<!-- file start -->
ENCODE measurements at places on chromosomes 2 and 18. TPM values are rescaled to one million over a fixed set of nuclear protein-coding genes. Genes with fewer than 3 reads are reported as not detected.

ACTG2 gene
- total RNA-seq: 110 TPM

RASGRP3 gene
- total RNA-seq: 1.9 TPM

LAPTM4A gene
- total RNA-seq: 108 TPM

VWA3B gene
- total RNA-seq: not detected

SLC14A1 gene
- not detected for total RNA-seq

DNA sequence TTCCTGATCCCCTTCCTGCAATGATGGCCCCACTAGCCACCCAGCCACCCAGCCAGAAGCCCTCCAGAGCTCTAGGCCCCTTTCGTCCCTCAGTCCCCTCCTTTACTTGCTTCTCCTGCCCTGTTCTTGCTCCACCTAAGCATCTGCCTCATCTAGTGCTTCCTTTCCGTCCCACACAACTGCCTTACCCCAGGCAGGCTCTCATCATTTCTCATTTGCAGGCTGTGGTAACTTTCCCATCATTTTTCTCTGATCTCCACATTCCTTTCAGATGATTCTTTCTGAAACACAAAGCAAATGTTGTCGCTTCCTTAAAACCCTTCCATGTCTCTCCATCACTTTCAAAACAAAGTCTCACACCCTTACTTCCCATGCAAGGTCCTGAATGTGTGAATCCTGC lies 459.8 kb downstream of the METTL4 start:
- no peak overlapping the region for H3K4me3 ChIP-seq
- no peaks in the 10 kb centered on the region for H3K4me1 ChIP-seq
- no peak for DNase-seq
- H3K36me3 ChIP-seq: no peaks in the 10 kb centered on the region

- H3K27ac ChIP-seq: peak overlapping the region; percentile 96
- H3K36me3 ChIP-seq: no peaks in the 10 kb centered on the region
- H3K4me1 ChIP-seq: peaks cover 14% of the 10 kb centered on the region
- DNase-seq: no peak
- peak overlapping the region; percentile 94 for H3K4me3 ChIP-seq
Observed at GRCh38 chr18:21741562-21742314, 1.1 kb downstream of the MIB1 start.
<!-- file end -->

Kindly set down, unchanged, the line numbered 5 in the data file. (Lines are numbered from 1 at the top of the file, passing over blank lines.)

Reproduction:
- total RNA-seq: 1.9 TPM